“She’s late again. She was late when we were dating, late when we were married and she’s still late. You’re probably going to miss your practice and it will be all her fault.”

In reality, these parents are doing their best and want their children to have a good relationship with the other parent, but their own feelings get in the way and frustration sets in. They apologize and try to mend the damage that has been done.

The type three alienator is the Obsessed Alienator. They are unable to separate their own feelings for the ex-partner from their children’s. They see protecting their children from the ex the number one priority and materialize abuse that has not occurred. “The obsessed alienator enmeshes the children’s personalities and beliefs in their own. This is a process that takes time but one that the children, especially the young, are completely helpless to see and combat.” The obsessed alienator is able to convince their family and friends that their ex is dangerous and abusive emotionally and, therefore, potentially physically abusive.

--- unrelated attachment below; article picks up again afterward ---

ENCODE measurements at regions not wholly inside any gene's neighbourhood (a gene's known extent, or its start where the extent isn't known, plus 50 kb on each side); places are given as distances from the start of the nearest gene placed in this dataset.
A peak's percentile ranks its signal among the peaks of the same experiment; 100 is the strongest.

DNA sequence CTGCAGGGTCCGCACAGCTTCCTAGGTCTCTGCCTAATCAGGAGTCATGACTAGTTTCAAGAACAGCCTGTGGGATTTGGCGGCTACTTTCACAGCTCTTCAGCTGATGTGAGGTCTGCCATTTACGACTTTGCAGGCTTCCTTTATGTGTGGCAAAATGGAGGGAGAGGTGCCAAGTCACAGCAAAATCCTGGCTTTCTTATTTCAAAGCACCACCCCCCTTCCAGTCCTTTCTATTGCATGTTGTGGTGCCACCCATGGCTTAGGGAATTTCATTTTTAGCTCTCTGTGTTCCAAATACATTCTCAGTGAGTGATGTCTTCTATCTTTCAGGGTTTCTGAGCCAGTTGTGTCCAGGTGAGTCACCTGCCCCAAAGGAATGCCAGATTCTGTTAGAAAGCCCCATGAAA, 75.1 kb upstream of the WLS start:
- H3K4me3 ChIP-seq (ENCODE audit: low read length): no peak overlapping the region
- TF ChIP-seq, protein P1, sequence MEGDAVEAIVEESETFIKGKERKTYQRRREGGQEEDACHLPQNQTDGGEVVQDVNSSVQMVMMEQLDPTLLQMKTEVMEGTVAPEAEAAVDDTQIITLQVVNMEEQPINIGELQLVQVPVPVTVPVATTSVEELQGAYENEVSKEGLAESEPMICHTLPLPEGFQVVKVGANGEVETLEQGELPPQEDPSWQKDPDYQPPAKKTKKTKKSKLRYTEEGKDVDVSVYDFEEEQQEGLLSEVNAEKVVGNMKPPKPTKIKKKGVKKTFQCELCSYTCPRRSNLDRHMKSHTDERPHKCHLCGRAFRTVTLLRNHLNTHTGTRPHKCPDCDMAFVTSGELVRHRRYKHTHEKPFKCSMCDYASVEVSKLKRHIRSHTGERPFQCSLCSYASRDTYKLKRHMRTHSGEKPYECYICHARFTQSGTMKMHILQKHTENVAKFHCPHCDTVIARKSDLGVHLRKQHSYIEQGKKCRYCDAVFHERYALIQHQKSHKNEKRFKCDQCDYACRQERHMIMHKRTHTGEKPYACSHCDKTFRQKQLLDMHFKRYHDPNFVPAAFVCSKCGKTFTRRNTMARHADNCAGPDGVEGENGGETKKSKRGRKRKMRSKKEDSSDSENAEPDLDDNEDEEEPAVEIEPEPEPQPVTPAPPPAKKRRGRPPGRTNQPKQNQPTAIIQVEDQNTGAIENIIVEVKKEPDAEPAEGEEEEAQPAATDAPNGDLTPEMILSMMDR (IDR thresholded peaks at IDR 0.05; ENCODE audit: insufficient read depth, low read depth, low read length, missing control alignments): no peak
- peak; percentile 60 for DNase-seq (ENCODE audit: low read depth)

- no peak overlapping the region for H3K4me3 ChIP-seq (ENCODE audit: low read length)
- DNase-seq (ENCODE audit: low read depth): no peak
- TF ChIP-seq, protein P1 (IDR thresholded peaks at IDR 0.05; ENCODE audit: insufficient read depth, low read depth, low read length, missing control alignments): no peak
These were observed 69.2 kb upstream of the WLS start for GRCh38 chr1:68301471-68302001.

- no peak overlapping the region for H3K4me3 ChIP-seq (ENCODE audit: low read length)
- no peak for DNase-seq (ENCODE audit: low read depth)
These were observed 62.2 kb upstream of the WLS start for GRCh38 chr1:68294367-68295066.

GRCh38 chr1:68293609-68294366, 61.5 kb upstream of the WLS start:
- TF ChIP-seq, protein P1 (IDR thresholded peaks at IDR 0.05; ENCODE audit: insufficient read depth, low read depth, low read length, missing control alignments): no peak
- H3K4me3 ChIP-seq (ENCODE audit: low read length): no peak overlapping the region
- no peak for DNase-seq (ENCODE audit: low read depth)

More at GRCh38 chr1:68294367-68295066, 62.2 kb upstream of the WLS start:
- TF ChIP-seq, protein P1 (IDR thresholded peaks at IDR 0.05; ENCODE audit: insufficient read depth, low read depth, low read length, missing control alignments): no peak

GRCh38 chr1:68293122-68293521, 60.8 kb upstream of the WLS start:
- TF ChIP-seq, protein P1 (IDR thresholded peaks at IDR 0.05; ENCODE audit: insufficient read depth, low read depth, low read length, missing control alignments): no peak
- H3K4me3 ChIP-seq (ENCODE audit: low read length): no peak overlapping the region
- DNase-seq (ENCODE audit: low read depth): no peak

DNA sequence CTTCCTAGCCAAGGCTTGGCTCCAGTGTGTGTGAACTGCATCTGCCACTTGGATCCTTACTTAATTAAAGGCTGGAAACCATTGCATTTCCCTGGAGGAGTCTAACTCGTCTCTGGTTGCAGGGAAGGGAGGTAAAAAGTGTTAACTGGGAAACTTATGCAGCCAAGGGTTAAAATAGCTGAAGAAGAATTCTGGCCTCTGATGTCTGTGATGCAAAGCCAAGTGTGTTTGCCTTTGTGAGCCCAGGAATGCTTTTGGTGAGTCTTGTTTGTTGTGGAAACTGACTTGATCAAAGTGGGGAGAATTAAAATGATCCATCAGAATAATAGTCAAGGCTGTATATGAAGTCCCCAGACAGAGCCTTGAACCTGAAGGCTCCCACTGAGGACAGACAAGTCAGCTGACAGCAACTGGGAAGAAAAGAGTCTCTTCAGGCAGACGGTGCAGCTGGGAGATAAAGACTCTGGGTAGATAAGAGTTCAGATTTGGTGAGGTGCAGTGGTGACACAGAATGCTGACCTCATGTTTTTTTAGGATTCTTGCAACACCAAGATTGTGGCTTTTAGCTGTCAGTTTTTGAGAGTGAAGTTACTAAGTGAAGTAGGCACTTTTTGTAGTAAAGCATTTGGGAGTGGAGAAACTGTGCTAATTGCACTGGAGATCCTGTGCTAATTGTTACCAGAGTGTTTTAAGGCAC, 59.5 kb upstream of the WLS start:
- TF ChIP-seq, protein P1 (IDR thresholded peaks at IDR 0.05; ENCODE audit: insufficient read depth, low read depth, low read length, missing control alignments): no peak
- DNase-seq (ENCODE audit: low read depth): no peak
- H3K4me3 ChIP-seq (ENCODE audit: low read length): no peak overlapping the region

Their, “supporters are often seen at the court hearings even though they haven’t been subpoenaed.” Court hearings are frequent because the obsessed alienator’s main objective is to seek exacting revenge on the ex and completely alienate them from their children through false accusations. “They have a desire for the court to punish the other parent with court orders that would interfere or block the targeted parent from seeing their children. This confirms in the obsessed alienator’s mind that he or she was right all the time.”